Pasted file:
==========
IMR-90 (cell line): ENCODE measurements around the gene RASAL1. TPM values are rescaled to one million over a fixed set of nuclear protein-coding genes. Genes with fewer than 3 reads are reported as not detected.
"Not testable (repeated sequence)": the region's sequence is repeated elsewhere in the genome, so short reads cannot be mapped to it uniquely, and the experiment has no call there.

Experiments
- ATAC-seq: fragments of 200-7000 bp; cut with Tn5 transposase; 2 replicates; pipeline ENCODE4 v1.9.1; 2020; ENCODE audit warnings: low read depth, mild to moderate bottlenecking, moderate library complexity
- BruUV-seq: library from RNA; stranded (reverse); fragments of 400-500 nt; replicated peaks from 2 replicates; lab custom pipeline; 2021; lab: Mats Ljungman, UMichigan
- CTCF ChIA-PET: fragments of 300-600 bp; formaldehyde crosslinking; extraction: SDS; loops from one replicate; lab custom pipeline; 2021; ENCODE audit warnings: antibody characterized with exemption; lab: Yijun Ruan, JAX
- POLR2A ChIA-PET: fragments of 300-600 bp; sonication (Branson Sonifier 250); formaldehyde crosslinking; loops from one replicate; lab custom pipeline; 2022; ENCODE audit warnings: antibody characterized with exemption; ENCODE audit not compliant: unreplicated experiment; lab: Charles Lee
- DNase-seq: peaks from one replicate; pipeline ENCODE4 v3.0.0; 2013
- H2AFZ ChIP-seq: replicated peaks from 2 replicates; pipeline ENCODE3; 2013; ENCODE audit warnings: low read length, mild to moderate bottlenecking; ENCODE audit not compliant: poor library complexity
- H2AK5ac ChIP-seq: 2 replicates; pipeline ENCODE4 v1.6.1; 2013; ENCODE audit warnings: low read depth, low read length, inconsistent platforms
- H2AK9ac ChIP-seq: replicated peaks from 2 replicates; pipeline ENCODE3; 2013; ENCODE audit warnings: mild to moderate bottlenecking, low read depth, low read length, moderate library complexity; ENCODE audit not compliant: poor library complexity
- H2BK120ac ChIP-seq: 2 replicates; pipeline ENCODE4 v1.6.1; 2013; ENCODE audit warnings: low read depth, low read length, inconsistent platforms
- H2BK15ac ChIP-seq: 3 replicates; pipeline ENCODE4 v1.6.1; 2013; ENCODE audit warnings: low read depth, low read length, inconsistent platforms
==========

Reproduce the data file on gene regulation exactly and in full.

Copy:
IMR-90 (cell line): ENCODE measurements around the gene RASAL1. TPM values are rescaled to one million over a fixed set of nuclear protein-coding genes. Genes with fewer than 3 reads are reported as not detected.
"Not testable (repeated sequence)": the region's sequence is repeated elsewhere in the genome, so short reads cannot be mapped to it uniquely, and the experiment has no call there.

Experiments
- ATAC-seq: fragments of 200-7000 bp; cut with Tn5 transposase; 2 replicates; pipeline ENCODE4 v1.9.1; 2020; ENCODE audit warnings: low read depth, mild to moderate bottlenecking, moderate library complexity
- BruUV-seq: library from RNA; stranded (reverse); fragments of 400-500 nt; replicated peaks from 2 replicates; lab custom pipeline; 2021; lab: Mats Ljungman, UMichigan
- CTCF ChIA-PET: fragments of 300-600 bp; formaldehyde crosslinking; extraction: SDS; loops from one replicate; lab custom pipeline; 2021; ENCODE audit warnings: antibody characterized with exemption; lab: Yijun Ruan, JAX
- POLR2A ChIA-PET: fragments of 300-600 bp; sonication (Branson Sonifier 250); formaldehyde crosslinking; loops from one replicate; lab custom pipeline; 2022; ENCODE audit warnings: antibody characterized with exemption; ENCODE audit not compliant: unreplicated experiment; lab: Charles Lee
- DNase-seq: peaks from one replicate; pipeline ENCODE4 v3.0.0; 2013
- H2AFZ ChIP-seq: replicated peaks from 2 replicates; pipeline ENCODE3; 2013; ENCODE audit warnings: low read length, mild to moderate bottlenecking; ENCODE audit not compliant: poor library complexity
- H2AK5ac ChIP-seq: 2 replicates; pipeline ENCODE4 v1.6.1; 2013; ENCODE audit warnings: low read depth, low read length, inconsistent platforms
- H2AK9ac ChIP-seq: replicated peaks from 2 replicates; pipeline ENCODE3; 2013; ENCODE audit warnings: mild to moderate bottlenecking, low read depth, low read length, moderate library complexity; ENCODE audit not compliant: poor library complexity
- H2BK120ac ChIP-seq: 2 replicates; pipeline ENCODE4 v1.6.1; 2013; ENCODE audit warnings: low read depth, low read length, inconsistent platforms
- H2BK15ac ChIP-seq: 3 replicates; pipeline ENCODE4 v1.6.1; 2013; ENCODE audit warnings: low read depth, low read length, inconsistent platforms